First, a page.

When it comes to meditation, the point is not about doing everything slowly, although some of the mindfulness training exercises are practised at a slow pace. This practice is supposed to slow down our activity so that we can notice more of what the present is “made of“ and sharpen our senses to feel the sensations of the moment.

The next exercise you may try out is walking meditation. You are to put one foot after the other with the intention of observing what is happening in the whole body. Just like in the raisin meditation, watch, feel and experience every sensation that comes up. Feel your body inside of you, but also notice how it makes contact with the outside world: the floor, pavement or carpet.

“The miracle is not to walk on water. The miracle is to walk on the green earth. “

Thích Nhất Hạnh

If you want to see what the walking meditation may look like, watch the film “Wandering to the West” by Ming-liang Tsai. Don’t get me wrong, I’m not asking you to walk around the block like this from now on. Walking meditation is simply practising to be mindful and it goes for all mindfulness exercises. Similarly, you don’t workout at the gym so that you can flip all the boulders lying around on your way to work, but to train the muscle.

Mindfulness - how it's works

Why is formal practice important?

The formal practice of mindfulness is an intentional allowance of time and space (at least a few minutes and optimally around 30 to 45 minutes every day) only for meditation, during which we put our whole focus on what is happening in our body and mind. It is essential for one main reason: we teach our body and our brain new ways of responding. As we breathe calmly, we are able to notice when and how thoughts crop up, then to realize what emotions they evoke in us and what reactions they ultimately trigger in our body.

We will not become more mindful only from reading books on meditation. Practice and exercises are necessary. Let it be even 3 minutes, but make sure it’s every day. Gradually extending the time spent on meditation, you’ll be able to do even a 60-minute sitting meditation. If you think you don’t have time for this stuff, it probably means you need it more than you think.

Let’s summarize here what positive changes mindfulness and the method of MBSR can introduce to your life.

When you suffer from certain conditions, mindfulness can contribute to:

  • regulating the work of the vegetative system (a part of the nervous system);
  • strengthening your vitality;
  • easing various physical ailments, in general;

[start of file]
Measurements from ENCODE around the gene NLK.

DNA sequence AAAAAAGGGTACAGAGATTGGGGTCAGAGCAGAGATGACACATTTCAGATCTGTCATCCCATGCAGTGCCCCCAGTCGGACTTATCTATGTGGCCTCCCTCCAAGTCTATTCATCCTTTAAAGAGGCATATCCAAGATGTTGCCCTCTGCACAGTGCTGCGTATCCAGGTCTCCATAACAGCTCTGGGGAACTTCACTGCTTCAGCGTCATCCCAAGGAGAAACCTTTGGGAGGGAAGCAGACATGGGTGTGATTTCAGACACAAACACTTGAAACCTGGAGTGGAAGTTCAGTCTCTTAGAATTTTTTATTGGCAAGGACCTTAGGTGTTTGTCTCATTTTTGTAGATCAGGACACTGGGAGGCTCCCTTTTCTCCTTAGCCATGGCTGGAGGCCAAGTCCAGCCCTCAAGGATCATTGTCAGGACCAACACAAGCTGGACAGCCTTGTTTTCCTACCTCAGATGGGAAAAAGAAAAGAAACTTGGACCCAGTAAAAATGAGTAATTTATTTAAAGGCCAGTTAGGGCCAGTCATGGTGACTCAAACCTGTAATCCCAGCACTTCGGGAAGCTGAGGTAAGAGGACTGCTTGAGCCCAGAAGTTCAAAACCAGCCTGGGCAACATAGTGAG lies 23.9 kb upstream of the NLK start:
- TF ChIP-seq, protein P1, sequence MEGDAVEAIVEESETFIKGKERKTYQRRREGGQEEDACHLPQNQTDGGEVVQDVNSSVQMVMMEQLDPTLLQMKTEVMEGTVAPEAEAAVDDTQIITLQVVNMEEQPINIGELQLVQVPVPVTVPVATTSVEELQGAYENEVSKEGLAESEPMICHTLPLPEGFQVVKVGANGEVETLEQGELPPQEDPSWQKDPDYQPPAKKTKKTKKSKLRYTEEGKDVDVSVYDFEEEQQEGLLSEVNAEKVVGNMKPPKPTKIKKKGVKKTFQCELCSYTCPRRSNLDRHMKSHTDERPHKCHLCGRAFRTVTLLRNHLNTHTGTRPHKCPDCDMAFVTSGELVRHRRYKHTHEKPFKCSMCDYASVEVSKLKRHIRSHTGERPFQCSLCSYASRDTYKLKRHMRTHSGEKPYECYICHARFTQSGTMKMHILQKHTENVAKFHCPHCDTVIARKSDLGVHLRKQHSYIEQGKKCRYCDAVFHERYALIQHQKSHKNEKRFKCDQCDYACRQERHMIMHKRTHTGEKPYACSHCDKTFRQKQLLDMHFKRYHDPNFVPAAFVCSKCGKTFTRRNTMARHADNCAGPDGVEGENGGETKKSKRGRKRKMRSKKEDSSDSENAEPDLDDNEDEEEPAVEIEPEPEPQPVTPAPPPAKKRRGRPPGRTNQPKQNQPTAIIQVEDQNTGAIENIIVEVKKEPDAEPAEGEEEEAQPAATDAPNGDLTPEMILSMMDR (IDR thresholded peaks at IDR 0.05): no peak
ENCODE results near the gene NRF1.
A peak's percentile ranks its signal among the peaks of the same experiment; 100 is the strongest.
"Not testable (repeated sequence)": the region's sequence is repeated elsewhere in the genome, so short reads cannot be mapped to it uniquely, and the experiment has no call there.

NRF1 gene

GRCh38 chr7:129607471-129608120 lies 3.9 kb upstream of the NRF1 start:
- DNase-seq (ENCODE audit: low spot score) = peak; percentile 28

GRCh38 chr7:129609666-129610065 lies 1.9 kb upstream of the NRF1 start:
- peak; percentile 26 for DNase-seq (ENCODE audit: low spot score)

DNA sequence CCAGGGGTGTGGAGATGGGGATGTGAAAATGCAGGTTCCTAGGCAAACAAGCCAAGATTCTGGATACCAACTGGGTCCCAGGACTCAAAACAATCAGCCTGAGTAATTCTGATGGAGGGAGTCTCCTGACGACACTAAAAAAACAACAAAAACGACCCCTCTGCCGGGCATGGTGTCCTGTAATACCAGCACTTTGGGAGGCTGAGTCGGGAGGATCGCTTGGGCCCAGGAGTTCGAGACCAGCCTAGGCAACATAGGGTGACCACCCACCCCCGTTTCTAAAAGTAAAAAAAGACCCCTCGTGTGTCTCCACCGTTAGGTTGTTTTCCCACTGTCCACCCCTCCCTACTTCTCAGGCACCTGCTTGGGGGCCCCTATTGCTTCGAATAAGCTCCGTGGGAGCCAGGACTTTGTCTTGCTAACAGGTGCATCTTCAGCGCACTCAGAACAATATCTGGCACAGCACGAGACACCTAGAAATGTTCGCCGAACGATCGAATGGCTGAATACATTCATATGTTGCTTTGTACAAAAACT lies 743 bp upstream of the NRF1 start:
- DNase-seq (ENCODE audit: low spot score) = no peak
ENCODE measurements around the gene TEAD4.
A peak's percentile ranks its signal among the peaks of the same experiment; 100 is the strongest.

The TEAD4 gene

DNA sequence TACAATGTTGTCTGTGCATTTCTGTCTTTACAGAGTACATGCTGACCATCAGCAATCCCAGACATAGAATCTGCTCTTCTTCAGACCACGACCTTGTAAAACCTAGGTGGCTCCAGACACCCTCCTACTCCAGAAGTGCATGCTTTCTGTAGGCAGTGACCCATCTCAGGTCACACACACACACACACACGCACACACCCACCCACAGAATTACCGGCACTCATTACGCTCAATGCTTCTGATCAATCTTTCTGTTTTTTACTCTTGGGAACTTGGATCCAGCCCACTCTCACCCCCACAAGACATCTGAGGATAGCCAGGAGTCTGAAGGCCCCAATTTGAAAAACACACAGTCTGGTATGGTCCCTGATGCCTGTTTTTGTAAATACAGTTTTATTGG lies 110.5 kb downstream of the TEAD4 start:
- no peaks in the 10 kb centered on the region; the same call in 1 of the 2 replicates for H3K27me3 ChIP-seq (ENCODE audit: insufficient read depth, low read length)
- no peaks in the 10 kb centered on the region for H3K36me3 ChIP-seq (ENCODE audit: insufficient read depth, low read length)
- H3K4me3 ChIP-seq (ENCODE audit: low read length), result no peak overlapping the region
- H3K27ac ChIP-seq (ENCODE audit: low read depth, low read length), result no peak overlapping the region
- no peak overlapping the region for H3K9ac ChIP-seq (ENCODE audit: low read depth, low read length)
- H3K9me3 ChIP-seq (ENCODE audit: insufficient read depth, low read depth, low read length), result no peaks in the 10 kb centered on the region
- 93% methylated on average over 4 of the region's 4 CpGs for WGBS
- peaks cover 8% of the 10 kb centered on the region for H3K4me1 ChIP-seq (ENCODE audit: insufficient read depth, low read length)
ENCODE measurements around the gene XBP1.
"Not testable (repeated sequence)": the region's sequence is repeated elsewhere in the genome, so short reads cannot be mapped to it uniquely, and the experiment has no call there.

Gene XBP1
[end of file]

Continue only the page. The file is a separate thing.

• reducing physical pain (including chronic pain);
  • coping with cardiovascular disease and hypertension problems;
  • alleviating the symptoms of epilepsy, Parkinson’s disease and multiple sclerosis (cases of tumour regression are also known and medically documented).

If you are a healthy person, mindfulness will help you:

    live in the moment with awareness;
  • be more patient and joyful in your daily life;
  • reduce stress and cool down your temper flares;
  • focus your mind;
  • make better decisions;
  • handle your emotions;
  • boost your creativity;
  • enhance body awareness;
  • improve your immune system;
  • fall asleep easier and get a quality shut-eye;
  • have more satisfying relationships;
  • maintain balance between personal and professional life, in their physical and spiritual aspects;
  • feel more serenity and happiness in your everyday life.

There are far more positive effects I could go on and on about, but – just for the purpose of this article – naming the few listed above should suffice.

It is worth adding here that there are several contraindications to participate in the MBSR course, i.a. addiction to alcohol or drugs, trauma, psychosis and some psychiatric conditions. In such cases, you should consult a doctor.

Mindfulness in practice

My life has become better. I can regain serenity more easily on a daily basis. I am more patient, which positively affects all areas of my life, including my relationships with relatives and colleagues. I’ve managed to get rid of many habitual reactions. I react mindlessly far less often than I used to. Instead of that, I am able to stay focused, aware and present in the moment. And all this thanks to meditation.

Even as a child, I have always been a lively and temperamental person. I was the life and soul of every party. I also had a quick temper and would lash out and react too emotionally and too impulsively. Not realizing that it could be otherwise, I would struggle with that for a long time. I learned about meditation six years ago through Zen Buddhism. In the more orthodox Buddhist circles, practising the zazen sitting meditation only in order to quiet the mind is considered as contradictory to the notion of ​​Zen. However, none of the Buddhists whom I met have ever forced me to become religious. We would sit together for a few hours of meditation: they with the intention of prayer, while I with the intention of leading a conscious life – and it did not bother anyone. Once in a while, I would take part in an all-day retreat called sesin. It was such an intense experience for me and had a huge impact on my future life.

After a few years of Zen practice, a fellow psychologist told me about mindfulness and I instantly felt that it was something for me. I explored the subject on my own, and after a few years I decided to take part in a one-week intense mindfulness course. During my stay there, I learned many new fantastic techniques that I use today on a regular basis. Currently, I try to meditate formally for a minimum of 15 minutes every day. I noticed, however, that the best meditations are those lasting more than 35 minutes. Why? Because then through meditation I can always see what is the real challenge in my life now and where my attention wanders off.